Well, after working at this almost non-stop today, I think I've managed to figure out how the dms.dat file is structured. I figured I'd post my conclusions so that if anyone else wants to try adding custom dynamic music to their levels then at least they'll have this as a base.
For starters, as far as I can tell, the 'etr' tracks do nothing. I came to this conclusion after listening to the 'etr' files in assets0.pk3 and noting that I never seemed to hear them in-game. I always assumed that the 'etr' tracks were transition music from action to explore, and the 'atr' files were transition music from explore to action. After much experimenting, however, it seems to me that on encountering an enemy the music switches straight from explore to action, and then when all enemies in the surrounding area are dead, the 'atr' tracks play, thus the 'atr' tracks must be transition music from action to explore.
With regards to the 'marker' and 'time' figures, this is what I've been able to determine. The explore entry must have a number of markers equal to the number of 'atr' tracks. The explore markers are positions that the explore music will start playing at after an 'atr' track, depending on which 'atr' track has been allocated to that marker (done with the command 'nextmark'). For example, if you have two 'atr' tracks, with the first allocated to marker0 and the second allocated to marker1, then if the first 'atr' track plays and then finishes, the explore music will resume at the position specified by its marker0 figure. Likewise, if the second 'atr' track plays and finishes, then the explore music will resume at the position specified by its marker1 figure. As for the action markers, it seems that these are positions in the action music that will be randomly selected and switched to directly from the explore music once an enemy is encountered. (I may, however, be wrong about the random selection.)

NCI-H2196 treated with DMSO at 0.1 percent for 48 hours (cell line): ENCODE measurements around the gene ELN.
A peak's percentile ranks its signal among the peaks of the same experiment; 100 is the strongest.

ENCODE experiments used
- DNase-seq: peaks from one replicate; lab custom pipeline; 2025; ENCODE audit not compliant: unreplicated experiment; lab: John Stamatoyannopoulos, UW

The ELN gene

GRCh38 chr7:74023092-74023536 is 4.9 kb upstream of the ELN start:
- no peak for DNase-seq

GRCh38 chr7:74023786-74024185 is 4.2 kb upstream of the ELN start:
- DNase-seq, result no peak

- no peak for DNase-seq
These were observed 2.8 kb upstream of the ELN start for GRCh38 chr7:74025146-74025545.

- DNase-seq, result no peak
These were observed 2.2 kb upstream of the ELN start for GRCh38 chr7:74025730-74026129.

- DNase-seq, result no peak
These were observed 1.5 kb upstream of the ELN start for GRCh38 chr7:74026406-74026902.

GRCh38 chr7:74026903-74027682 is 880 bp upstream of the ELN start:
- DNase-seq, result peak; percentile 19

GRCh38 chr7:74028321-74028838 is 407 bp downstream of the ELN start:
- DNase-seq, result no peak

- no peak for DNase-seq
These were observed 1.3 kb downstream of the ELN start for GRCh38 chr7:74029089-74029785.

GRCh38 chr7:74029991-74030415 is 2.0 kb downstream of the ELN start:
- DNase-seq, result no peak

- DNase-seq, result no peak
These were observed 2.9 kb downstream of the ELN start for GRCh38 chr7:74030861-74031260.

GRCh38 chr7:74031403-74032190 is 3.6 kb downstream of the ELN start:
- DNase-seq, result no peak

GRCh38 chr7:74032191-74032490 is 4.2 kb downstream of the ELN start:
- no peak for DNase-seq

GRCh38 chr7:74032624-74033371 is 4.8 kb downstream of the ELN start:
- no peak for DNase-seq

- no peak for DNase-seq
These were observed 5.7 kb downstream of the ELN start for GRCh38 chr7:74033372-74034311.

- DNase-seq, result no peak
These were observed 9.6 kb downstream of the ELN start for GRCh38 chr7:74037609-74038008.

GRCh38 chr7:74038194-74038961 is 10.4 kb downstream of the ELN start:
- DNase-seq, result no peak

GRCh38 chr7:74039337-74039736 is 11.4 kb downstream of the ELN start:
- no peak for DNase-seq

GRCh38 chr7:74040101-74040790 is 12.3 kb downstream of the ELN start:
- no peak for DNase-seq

The 'time' figures (for the 'atr' tracks) are positions in the action track that indicate when the 'atr' track can play, once no enemies are nearby and the action is over. What this means is that once the action is over, an 'atr' will play as soon as the next time index is reached. The 'atr' that will play will depend on which time index is reached as soon as the action is over and to which 'atr' that time index is allocated. Ideally, the entire action track should be covered in this way by the 'atr' tracks so that you don't have the action track playing on while no action is actually taking place.
That's pretty much what I've found. I am in no way saying this is all completely true and correct; all I'm saying is that these are the conclusions I've come to based on my experimentation. Hopefully, anyone who uses my findings will have an easier time of implementing custom dynamic music than I have!